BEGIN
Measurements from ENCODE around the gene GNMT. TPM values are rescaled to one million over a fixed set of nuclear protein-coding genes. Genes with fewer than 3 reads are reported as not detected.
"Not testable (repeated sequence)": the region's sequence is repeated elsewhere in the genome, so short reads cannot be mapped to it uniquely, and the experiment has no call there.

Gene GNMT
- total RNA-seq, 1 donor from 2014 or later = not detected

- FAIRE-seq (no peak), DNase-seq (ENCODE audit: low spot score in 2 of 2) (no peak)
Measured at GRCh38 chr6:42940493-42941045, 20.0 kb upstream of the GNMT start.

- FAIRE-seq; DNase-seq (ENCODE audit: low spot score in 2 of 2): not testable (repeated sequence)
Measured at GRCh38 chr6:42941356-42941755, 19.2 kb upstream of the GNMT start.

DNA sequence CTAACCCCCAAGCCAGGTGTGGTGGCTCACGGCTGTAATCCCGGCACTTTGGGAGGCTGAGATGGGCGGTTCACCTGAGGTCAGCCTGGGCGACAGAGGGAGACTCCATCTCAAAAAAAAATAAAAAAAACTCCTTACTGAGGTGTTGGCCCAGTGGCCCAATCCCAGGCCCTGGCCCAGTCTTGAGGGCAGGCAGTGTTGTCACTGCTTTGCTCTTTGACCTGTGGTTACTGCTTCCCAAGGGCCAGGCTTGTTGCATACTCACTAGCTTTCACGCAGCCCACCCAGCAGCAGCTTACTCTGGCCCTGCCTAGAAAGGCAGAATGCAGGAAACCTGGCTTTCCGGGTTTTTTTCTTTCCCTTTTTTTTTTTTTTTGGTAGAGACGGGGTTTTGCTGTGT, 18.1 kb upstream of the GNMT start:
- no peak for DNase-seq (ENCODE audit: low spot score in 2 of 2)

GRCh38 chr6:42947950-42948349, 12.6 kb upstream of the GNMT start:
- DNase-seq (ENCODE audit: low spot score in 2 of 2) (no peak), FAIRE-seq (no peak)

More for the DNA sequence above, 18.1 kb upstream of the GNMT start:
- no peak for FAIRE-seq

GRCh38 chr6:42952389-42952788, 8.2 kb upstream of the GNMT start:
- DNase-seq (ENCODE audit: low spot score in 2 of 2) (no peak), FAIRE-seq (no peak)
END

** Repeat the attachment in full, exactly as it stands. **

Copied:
Measurements from ENCODE around the gene GNMT. TPM values are rescaled to one million over a fixed set of nuclear protein-coding genes. Genes with fewer than 3 reads are reported as not detected.
"Not testable (repeated sequence)": the region's sequence is repeated elsewhere in the genome, so short reads cannot be mapped to it uniquely, and the experiment has no call there.

Gene GNMT
- total RNA-seq, 1 donor from 2014 or later = not detected

- FAIRE-seq (no peak), DNase-seq (ENCODE audit: low spot score in 2 of 2) (no peak)
Measured at GRCh38 chr6:42940493-42941045, 20.0 kb upstream of the GNMT start.

- FAIRE-seq; DNase-seq (ENCODE audit: low spot score in 2 of 2): not testable (repeated sequence)
Measured at GRCh38 chr6:42941356-42941755, 19.2 kb upstream of the GNMT start.

DNA sequence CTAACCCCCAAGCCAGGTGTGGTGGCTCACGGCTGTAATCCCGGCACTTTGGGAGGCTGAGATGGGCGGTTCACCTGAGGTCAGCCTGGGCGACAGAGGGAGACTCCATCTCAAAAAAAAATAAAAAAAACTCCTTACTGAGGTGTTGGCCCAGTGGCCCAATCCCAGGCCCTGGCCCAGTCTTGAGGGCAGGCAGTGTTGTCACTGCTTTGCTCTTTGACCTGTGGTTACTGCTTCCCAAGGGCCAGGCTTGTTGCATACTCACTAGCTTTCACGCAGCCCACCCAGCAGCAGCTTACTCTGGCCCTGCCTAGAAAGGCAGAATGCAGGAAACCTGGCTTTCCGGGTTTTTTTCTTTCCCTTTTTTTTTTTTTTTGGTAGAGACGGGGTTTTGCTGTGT, 18.1 kb upstream of the GNMT start:
- no peak for DNase-seq (ENCODE audit: low spot score in 2 of 2)

GRCh38 chr6:42947950-42948349, 12.6 kb upstream of the GNMT start:
- DNase-seq (ENCODE audit: low spot score in 2 of 2) (no peak), FAIRE-seq (no peak)

More for the DNA sequence above, 18.1 kb upstream of the GNMT start:
- no peak for FAIRE-seq

GRCh38 chr6:42952389-42952788, 8.2 kb upstream of the GNMT start:
- DNase-seq (ENCODE audit: low spot score in 2 of 2) (no peak), FAIRE-seq (no peak)